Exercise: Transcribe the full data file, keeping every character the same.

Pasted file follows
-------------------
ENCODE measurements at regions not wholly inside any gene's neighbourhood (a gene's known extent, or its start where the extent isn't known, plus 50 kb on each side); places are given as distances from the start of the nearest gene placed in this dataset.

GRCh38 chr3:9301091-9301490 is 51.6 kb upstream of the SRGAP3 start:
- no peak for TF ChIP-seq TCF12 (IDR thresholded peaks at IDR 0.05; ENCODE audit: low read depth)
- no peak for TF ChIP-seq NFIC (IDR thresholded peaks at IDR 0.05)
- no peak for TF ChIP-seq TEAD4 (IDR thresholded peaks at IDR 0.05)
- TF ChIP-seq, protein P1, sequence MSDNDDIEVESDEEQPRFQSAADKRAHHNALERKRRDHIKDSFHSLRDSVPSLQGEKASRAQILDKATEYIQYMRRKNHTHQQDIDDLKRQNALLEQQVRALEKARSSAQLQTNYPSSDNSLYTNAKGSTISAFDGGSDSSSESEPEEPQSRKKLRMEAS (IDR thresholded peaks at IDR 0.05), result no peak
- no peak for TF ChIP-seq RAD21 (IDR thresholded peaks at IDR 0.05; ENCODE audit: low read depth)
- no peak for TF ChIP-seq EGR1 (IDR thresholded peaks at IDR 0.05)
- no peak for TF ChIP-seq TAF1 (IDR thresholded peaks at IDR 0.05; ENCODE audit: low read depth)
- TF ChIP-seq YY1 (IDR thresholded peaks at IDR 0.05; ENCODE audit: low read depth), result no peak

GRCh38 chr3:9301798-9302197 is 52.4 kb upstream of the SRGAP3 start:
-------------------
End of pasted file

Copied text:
ENCODE measurements at regions not wholly inside any gene's neighbourhood (a gene's known extent, or its start where the extent isn't known, plus 50 kb on each side); places are given as distances from the start of the nearest gene placed in this dataset.

GRCh38 chr3:9301091-9301490 is 51.6 kb upstream of the SRGAP3 start:
- no peak for TF ChIP-seq TCF12 (IDR thresholded peaks at IDR 0.05; ENCODE audit: low read depth)
- no peak for TF ChIP-seq NFIC (IDR thresholded peaks at IDR 0.05)
- no peak for TF ChIP-seq TEAD4 (IDR thresholded peaks at IDR 0.05)
- TF ChIP-seq, protein P1, sequence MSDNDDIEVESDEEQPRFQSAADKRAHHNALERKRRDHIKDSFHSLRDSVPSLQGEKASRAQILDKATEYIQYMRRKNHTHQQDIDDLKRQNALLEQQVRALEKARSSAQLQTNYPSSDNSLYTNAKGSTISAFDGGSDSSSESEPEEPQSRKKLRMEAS (IDR thresholded peaks at IDR 0.05), result no peak
- no peak for TF ChIP-seq RAD21 (IDR thresholded peaks at IDR 0.05; ENCODE audit: low read depth)
- no peak for TF ChIP-seq EGR1 (IDR thresholded peaks at IDR 0.05)
- no peak for TF ChIP-seq TAF1 (IDR thresholded peaks at IDR 0.05; ENCODE audit: low read depth)
- TF ChIP-seq YY1 (IDR thresholded peaks at IDR 0.05; ENCODE audit: low read depth), result no peak

GRCh38 chr3:9301798-9302197 is 52.4 kb upstream of the SRGAP3 start: